Health & Fitness

Exercise: How much is enough? Or too much?

Studies indicate that regular weekly exercise, including some vigorous exercise such as running, will reduce your risk of early death compared to people who exercise less or not at all.
Studies indicate that regular weekly exercise, including some vigorous exercise such as running, will reduce your risk of early death compared to people who exercise less or not at all. eabell@bhamherald.com

The current rule of thumb is that people should include at least 150 minutes of moderate exercise in their weekly routine to stay fit and healthy.

Two studies recently explored that rule by asking whether 150 minutes amounted to a recommended minimum dose of exercise, and whether too much exercise has any downsides.

The studies, one in the U.S. and one in Australia, were detailed in a New York Times article titled “The Right Dose of Exercise for a Longer Life.” In summary:

▪ The U.S. study looked at exercise habits and death records for a group of more than 661,000 adults, most of them middle-age.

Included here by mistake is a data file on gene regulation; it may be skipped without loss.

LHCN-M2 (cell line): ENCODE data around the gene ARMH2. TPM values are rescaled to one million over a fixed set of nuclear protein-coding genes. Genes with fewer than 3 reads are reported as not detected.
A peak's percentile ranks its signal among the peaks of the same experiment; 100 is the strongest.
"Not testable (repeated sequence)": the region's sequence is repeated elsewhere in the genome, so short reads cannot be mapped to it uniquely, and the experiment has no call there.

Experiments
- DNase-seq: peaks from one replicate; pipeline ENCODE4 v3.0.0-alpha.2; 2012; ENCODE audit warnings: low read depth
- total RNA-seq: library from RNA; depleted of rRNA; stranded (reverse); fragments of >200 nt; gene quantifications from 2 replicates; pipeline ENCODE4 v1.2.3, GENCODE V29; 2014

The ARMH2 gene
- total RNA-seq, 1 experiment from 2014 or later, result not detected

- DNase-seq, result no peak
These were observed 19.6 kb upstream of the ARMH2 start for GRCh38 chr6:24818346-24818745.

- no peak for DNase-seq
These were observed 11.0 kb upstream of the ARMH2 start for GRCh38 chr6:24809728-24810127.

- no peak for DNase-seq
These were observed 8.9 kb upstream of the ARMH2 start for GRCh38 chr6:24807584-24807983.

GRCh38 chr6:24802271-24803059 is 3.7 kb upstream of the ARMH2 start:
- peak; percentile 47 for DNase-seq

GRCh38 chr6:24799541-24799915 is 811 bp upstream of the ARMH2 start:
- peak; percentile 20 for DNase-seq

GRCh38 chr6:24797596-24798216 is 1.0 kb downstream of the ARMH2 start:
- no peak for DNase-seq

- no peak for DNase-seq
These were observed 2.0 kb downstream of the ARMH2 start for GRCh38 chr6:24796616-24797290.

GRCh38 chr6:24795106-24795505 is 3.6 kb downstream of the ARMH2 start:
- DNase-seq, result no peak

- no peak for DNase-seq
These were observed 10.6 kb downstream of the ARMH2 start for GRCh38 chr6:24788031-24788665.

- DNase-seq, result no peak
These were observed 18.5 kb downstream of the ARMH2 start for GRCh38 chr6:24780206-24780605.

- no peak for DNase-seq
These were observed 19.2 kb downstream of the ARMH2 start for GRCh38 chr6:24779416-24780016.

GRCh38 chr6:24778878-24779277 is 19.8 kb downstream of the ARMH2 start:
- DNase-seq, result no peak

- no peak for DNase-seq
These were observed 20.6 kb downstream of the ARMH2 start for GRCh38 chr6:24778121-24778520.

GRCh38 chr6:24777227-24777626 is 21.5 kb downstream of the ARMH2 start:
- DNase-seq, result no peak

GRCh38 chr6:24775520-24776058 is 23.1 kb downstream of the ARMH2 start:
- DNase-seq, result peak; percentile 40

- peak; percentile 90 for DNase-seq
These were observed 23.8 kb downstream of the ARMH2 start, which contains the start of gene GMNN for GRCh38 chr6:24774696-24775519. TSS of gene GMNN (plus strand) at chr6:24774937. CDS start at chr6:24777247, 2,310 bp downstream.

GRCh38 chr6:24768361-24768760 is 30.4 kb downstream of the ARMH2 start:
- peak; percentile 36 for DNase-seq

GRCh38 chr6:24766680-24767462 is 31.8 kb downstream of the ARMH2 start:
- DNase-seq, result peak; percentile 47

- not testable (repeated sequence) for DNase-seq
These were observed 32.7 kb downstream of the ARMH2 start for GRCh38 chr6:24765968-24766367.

Those who didn’t exercise at all had the highest risk of dying early. No surprise there.

Those who exercised somewhat, but not 150 minutes a week, still lowered their risk of early death by 20 percent. And those who met the 150-minute target reduced their risk of death even more, 31 percent less than those who sat on the couch.

The best results came to those who exercised a lot, 450 minutes a week — or just over an hour a day. They were 39 percent less likely to die early than non-exercisers.

▪ The Australia study looked at exercise time and intensity, as well as death statistics, for 200,000 adults.

Once again, people whose exercise was moderate had a lower risk of early death than non-exercisers, and people who had some or a lot of vigorous exercise had moderately better risks of not dying early.

The article cites researchers’ conclusion: Shoot for at least 150 minutes of exercise per week, and try to make at least part of that vigorous activity. If you exercise a whole lot more, you won’t become Methuselah, but it shouldn’t do you any harm, either.

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